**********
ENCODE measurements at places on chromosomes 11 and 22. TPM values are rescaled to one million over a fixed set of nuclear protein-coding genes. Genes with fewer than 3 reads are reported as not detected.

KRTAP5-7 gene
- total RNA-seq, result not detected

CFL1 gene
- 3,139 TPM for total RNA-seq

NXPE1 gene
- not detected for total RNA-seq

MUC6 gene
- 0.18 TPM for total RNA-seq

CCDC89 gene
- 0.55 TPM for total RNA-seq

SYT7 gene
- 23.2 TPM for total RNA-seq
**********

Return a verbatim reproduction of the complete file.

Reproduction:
ENCODE measurements at places on chromosomes 11 and 22. TPM values are rescaled to one million over a fixed set of nuclear protein-coding genes. Genes with fewer than 3 reads are reported as not detected.

KRTAP5-7 gene
- total RNA-seq, result not detected

CFL1 gene
- 3,139 TPM for total RNA-seq

NXPE1 gene
- not detected for total RNA-seq

MUC6 gene
- 0.18 TPM for total RNA-seq

CCDC89 gene
- 0.55 TPM for total RNA-seq

SYT7 gene
- 23.2 TPM for total RNA-seq